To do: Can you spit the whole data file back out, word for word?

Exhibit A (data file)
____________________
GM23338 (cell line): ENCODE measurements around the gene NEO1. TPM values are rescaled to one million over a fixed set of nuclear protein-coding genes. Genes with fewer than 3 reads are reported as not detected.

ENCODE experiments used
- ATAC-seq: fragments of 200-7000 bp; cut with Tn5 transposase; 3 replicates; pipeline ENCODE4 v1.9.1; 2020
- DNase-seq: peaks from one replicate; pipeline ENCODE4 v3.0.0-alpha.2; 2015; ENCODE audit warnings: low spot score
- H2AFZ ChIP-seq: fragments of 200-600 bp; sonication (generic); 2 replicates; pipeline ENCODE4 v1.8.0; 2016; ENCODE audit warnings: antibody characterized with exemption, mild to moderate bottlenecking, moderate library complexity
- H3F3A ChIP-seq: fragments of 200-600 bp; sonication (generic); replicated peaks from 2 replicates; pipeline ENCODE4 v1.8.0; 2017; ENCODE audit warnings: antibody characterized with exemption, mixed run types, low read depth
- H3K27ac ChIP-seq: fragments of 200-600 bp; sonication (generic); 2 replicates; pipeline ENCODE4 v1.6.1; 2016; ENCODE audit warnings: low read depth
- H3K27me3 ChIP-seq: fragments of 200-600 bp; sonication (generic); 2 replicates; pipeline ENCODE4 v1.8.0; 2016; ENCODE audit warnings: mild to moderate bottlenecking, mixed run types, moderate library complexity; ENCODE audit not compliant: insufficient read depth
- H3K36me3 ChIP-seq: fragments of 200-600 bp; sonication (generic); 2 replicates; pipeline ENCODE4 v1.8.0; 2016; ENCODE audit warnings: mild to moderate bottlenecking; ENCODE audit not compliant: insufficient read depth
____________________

GM23338 (cell line): ENCODE measurements around the gene NEO1. TPM values are rescaled to one million over a fixed set of nuclear protein-coding genes. Genes with fewer than 3 reads are reported as not detected.

ENCODE experiments used
- ATAC-seq: fragments of 200-7000 bp; cut with Tn5 transposase; 3 replicates; pipeline ENCODE4 v1.9.1; 2020
- DNase-seq: peaks from one replicate; pipeline ENCODE4 v3.0.0-alpha.2; 2015; ENCODE audit warnings: low spot score
- H2AFZ ChIP-seq: fragments of 200-600 bp; sonication (generic); 2 replicates; pipeline ENCODE4 v1.8.0; 2016; ENCODE audit warnings: antibody characterized with exemption, mild to moderate bottlenecking, moderate library complexity
- H3F3A ChIP-seq: fragments of 200-600 bp; sonication (generic); replicated peaks from 2 replicates; pipeline ENCODE4 v1.8.0; 2017; ENCODE audit warnings: antibody characterized with exemption, mixed run types, low read depth
- H3K27ac ChIP-seq: fragments of 200-600 bp; sonication (generic); 2 replicates; pipeline ENCODE4 v1.6.1; 2016; ENCODE audit warnings: low read depth
- H3K27me3 ChIP-seq: fragments of 200-600 bp; sonication (generic); 2 replicates; pipeline ENCODE4 v1.8.0; 2016; ENCODE audit warnings: mild to moderate bottlenecking, mixed run types, moderate library complexity; ENCODE audit not compliant: insufficient read depth
- H3K36me3 ChIP-seq: fragments of 200-600 bp; sonication (generic); 2 replicates; pipeline ENCODE4 v1.8.0; 2016; ENCODE audit warnings: mild to moderate bottlenecking; ENCODE audit not compliant: insufficient read depth